Third, Dan Williams presented his holiday photos featuring a journey on a container ship, which wins points from me for liberal interpretation of the meetup topic, and was genuinely very entertaining/interesting - I just regret having to leave to catch a train halfway through.
In summary, this was worth attending, but as someone just getting started with containers I'd love some sort of smaller meetings with opportunities for interaction/activity. There's such a variety of people/use cases for Docker that I'm not sure how much everyone had in common with each other; it would be interesting to find out.
Posted: 15 Jan 2015 07:45 |
Kate's been reading some book or other by KonMari. Hence we've rehomed lots of clothes, books and DVDs to charity and various places.
I am told the key is to ask, "Does this item bring me joy?" Then if it doesn't bring you enough joy, it goes. The nice thing was, it was actually exciting to reveal the gems among my bookshelves, which were previously hidden by a load of second-rate books.
True story: I was sitting downstairs deciding whether to splash out £25 for a particular book. Was called upstairs to make some 'joy decisions', and saw the very same book on the shelf already. Fast delivery!
Posted: 02 Jan 2015 21:52 |
I have a tendency to forget what I've been up to - so I made a list for 2014.
I started the year having recently watched many 30c3 videos online - these were fantastic, and I really should get round to the ones from 31c3. January is traditionally the peak time for the recruitment industry, so at work we were kept busy dealing with all the traffic. We'd recently switched the main job search to use Solr rather than MySQL, which helped - but we did spend a lot of time during the early months of the year converting tables from MyISAM to InnoDB.
At the start of February was FOSDEM, and Kate and I took Sophie (then aged 10 months) to her first software conference. I grabbed a spot in the Go devroom for the Sunday afternoon, which was awesome. Downside: we got horribly ill while in Brussels.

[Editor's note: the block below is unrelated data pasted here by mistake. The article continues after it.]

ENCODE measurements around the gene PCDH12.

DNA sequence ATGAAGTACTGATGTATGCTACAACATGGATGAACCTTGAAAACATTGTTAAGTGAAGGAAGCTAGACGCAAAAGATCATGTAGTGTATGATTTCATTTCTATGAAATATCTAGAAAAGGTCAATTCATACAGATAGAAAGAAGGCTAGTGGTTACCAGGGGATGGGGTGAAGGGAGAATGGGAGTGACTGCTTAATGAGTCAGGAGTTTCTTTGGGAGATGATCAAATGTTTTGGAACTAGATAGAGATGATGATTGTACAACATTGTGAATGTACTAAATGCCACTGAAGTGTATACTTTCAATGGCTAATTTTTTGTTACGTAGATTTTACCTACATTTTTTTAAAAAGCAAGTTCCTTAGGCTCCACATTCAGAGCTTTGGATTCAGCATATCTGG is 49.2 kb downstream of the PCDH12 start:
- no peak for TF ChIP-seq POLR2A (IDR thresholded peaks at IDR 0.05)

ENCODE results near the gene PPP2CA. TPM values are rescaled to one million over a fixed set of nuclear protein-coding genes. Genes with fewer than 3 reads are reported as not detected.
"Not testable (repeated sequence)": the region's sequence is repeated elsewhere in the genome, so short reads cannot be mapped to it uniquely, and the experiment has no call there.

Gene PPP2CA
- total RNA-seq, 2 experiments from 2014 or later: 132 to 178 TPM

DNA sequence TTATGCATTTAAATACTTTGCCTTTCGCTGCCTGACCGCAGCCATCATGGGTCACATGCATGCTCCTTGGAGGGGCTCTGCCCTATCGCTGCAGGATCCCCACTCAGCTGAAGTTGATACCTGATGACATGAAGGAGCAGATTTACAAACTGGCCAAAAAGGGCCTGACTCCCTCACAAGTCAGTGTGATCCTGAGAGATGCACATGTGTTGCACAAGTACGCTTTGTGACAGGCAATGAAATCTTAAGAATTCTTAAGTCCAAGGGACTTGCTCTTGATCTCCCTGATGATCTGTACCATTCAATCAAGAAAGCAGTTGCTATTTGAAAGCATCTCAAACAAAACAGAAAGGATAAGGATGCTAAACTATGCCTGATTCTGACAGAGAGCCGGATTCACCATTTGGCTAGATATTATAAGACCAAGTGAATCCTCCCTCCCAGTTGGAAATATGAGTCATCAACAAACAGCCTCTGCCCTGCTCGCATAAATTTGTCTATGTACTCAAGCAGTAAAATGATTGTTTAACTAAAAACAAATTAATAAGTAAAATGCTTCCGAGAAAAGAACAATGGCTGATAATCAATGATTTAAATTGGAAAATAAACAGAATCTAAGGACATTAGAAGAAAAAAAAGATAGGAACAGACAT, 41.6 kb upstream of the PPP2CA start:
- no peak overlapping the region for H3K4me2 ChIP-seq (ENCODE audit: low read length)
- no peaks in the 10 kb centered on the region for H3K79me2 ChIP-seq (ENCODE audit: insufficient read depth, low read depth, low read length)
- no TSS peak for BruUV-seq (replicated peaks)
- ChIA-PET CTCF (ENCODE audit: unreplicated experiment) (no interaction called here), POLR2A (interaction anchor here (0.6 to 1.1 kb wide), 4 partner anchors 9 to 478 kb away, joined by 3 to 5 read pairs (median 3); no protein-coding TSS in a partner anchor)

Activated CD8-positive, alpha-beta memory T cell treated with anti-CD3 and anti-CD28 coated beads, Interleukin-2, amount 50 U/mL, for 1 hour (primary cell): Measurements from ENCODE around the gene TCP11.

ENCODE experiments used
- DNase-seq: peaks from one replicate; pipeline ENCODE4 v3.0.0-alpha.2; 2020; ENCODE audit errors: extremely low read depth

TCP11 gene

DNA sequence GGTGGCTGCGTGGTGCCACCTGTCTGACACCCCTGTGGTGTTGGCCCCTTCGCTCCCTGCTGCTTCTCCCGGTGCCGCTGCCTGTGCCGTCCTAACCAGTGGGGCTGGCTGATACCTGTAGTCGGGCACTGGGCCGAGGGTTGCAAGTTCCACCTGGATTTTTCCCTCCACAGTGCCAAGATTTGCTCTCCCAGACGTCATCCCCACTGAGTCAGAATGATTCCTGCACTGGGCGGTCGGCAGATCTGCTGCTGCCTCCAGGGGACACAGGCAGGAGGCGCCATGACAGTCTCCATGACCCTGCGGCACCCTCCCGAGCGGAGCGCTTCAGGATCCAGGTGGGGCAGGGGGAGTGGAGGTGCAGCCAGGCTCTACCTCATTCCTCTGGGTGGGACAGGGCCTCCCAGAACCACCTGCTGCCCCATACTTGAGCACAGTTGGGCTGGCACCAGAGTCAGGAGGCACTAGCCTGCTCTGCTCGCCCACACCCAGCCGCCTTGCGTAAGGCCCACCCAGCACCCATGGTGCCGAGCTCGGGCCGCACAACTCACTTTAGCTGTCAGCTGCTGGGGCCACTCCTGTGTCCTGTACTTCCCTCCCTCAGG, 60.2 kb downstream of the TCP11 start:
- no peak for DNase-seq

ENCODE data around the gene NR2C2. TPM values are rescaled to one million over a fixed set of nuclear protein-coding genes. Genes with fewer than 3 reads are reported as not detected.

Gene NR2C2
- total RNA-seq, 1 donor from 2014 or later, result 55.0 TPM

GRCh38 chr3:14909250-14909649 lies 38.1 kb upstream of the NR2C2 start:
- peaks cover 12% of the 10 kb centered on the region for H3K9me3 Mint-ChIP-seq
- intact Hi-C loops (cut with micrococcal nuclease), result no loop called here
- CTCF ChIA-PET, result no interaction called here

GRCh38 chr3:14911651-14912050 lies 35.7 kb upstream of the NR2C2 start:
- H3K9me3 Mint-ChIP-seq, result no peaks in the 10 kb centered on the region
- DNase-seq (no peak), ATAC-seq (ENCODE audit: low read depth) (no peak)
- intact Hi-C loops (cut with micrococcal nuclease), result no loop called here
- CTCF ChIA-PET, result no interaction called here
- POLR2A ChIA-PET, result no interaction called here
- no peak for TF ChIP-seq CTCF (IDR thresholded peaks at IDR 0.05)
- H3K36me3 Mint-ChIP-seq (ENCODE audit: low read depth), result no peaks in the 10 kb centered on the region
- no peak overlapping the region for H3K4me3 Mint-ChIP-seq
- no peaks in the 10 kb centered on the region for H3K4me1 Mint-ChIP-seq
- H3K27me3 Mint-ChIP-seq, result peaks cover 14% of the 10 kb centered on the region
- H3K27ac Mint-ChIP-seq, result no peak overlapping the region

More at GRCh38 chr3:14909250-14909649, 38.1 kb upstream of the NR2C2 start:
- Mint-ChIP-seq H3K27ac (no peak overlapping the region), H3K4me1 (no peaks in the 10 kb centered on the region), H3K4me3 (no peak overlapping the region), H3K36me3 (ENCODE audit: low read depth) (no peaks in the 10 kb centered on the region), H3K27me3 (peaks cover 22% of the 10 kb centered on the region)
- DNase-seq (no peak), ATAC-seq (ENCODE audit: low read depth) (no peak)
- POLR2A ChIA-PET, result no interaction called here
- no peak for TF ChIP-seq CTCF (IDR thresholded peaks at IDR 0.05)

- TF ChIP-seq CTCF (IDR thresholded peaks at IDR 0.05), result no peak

At work I was sorting out configuration management - this led to some Perl module backporting for Debian, and I uploaded Zookeeper at some point during the year as well. We currently make use of vagrant, chef and a combination of Debian packages and cpanm for Perl modules, but I have big plans to improve on that this year.
Over a break from work I hacked up apt-transport-tor, which lets you install Debian packages over the Tor network. (This was inspired by videos from 30c3 and/or LibrePlanet, I think?) Continuing the general theme of paranoia, I attended the Don't Spy On Us campaign's day of action in June.
Over the summer at work I was experimenting with Statsd and Graphite for monitoring. I also wrote Toggle, a Perl module for feature flags. In July I attended a London.pm meeting for the first time, and heard Thomas Klausner talk about OX - this nudged me into various talks at LPW (see below). Pubs have a lot to answer for.
At some point I got an IPv6 tunnel working at home (although my ISP-provided router's wireless doesn't forward it), and I had an XBMC install going on a Raspberry Pi as another fun hack.
In August and September I worked on packaging pump.io for Debian, and attended IndieWebCamp Brighton, where I delivered a talk/workshop on setting up TLS. (This all ties in to the paranoia theme.) I stalled the work on pump.io, partly because of licensing issues at build-dependency time (if you want to run all the tests) - but I expect I'll pick this up in 2015 once jessie is released.
November was the London Perl Workshop, where I presented my work from the summer on statsd/graphite and Toggle, and a Bread::Board lightning talk. LPW was more enjoyable for me this year than previous years, probably because of the interesting people discussing various aspects of how feature flags ought to work. Simultaneously was the Cambridge MiniDebConf (why do these always clash?) where I think I fixed at least one RC bug.
This is not an exhaustive list of everything I've done this year - there are more changes now lined up for 2015 which I haven't shared yet. But looking back, I'm pleased that the many small experiments I get up to do add up to something over time, and I can see that I'm achieving something. Here's to another year!
Posted: 01 Jan 2015 21:38 |
This weekend I moved my blog to a different server. This meant I could:
I've tested it, and it's working. I'm hoping that I can swap out the Node.js modules one-by-one for the Debian-packaged versions.
Posted: 31 Aug 2014 22:04 |
[The story so far: I'm packaging pump.io for Debian.]
Currently I'm averaging around one package upload a day, I think? Which would mean ~1 month to go? But there may be challenges around getting packages through the NEW queue in time to build-depend on them.
Someone has asked my temporary Twitter account whether I have a pump.io account. Technically, yes, I do - but I don't post anything on it, because I want to run my own server in the long term. As part of running my own server, I always find that easier if I'm installing software from Debian packages. Hence this work. Sledgehammer, meet nut.
Posted: 28 Aug 2014 13:59 |